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Inside, confidential and off the record






ME Equilibrium?


Journal of Futures Studies

A New Nash Equilibrium for the Middle East?



The AI based strike that removed Iranian General Soleimani from the Middle East war theater could herald a return to the Nash equilibrium in geopolitics.

According to this paradigm named after the mathematician John Forbes Nash Jr. in a non-cooperative game, players know other players equilibrium strategy and thus have no incentive to change strategy as long as the rest of the players continue to uphold their strategies.

In other words, no player has anything to gain by only changing his or her strategy.

Under such circumstances any strategic change would not spell gain for the house shaker unless the rest of the players change their strategy.

And these perhaps were the thoughts sliding through the minds of U.S. policymakers when deciding to wipe General Soleimani out while in Iraq.

So far, the U.S. had clearly lost the initiative in the Middle East. Russia and Iran had gained ground either directly or through proxies. And the U.S. was regarded as the retrenching power in the region. But after January 2nd, 2020 the United States actions will either move the region into a new Nash equilibrium or unleash a wave of violence that could severely affect allies such as Saudi Arabia, Kuwait and Israel. Over the long run this later outcome could weaken the U.S. global standing.

So far however and without having any signs as to what Iran's response will be to the U.S. led strike, it would seem that over the short run, the U.S. leverage in the region is stronger.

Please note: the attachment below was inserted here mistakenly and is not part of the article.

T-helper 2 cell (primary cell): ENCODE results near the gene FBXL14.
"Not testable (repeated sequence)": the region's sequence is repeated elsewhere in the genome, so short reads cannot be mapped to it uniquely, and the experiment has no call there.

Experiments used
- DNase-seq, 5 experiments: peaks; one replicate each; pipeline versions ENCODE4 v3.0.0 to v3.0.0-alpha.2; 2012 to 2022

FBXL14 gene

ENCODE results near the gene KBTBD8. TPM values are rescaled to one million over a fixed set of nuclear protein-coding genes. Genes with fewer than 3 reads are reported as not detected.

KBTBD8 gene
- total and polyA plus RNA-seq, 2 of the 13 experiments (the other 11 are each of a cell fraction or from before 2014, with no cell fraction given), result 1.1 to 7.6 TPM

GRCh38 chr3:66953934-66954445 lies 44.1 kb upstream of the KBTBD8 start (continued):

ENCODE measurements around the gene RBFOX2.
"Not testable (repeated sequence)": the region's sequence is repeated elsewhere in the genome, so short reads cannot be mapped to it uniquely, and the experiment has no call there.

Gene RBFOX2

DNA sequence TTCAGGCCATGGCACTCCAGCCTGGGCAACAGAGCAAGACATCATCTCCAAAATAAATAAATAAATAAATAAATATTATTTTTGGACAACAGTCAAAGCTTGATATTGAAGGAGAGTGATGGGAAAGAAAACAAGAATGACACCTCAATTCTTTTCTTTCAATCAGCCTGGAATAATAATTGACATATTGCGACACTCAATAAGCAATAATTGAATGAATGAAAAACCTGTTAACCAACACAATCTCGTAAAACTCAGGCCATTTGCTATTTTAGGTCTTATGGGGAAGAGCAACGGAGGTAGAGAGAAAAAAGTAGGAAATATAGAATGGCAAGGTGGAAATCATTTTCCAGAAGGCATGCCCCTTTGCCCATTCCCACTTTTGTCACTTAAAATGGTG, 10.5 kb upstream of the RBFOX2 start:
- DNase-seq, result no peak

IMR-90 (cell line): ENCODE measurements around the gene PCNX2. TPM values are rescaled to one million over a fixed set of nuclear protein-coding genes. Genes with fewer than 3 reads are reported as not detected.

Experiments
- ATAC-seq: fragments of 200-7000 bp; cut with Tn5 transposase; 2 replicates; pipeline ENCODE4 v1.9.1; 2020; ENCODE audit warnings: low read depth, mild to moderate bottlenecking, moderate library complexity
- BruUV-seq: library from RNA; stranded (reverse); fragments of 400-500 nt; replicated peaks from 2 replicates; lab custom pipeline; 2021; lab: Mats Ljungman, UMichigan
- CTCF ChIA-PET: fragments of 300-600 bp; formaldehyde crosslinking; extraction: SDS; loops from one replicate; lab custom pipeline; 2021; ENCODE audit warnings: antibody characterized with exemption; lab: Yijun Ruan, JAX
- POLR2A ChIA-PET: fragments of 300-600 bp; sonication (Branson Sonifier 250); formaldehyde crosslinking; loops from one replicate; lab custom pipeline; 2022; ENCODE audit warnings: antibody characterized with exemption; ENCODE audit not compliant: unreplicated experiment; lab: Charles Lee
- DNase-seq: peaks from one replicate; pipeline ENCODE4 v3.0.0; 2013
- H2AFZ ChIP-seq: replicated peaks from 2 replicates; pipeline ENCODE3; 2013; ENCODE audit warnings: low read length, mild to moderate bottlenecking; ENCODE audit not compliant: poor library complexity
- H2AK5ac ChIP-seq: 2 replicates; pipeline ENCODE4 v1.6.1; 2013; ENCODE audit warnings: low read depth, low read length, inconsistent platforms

Indeed, General Soleimani was a very able military leader who embraced the art of war as described by Sun Tzu, the great Chinese warrior. He thus had a deep knowledge of Iran's enemies notably the U.S. and its allies as well as the strengths and weaknesses of his country.

He thus played his cards always aiming at weakening the U.S. while empowering Iran.

The U.S. invasion of Iraq provided Soleimani with ample opportunities to achieve numerous goals.

Notably among them: to strengthen the Shia leadership in Iraq, to bolster ISIS, and to support the Assad regime in Syria.

He also became a reference for the galaxy of terrorist organizations that operate in the Middle East and that include Hezbollah, Al Qaeda and ISIS.

All these features are not easily replicable and thus the Iranian command is truly debilitated by the operation.

This opens the path to two likely outcomes.

After some weeks or even months of domestic mobilizations and protests in Iran vowing revenge to initiate a new round of internationally brokered negotiations aimed at redefining the boundaries of the Middle East, or to unleash a worldwide war of attrition resorting to all assets deployed on planet earth and backed by all terrorist organizations that would coalesce.

This would see terrorist activity multiply everywhere in the world with the ancillary impact upon sensitive economic activities such as tourism, trade and sports exchanges. Eventually the player with stronger defense systems will overcome and a new equilibrium will be reached.

Let's pray that the new equilibrium is established through negotiations and not through terror.


Beatrice Rangel: / Latin American Herald Tribune / Jan. 08, 2020


Original article

ISSUES.... 01 / 09 /2020

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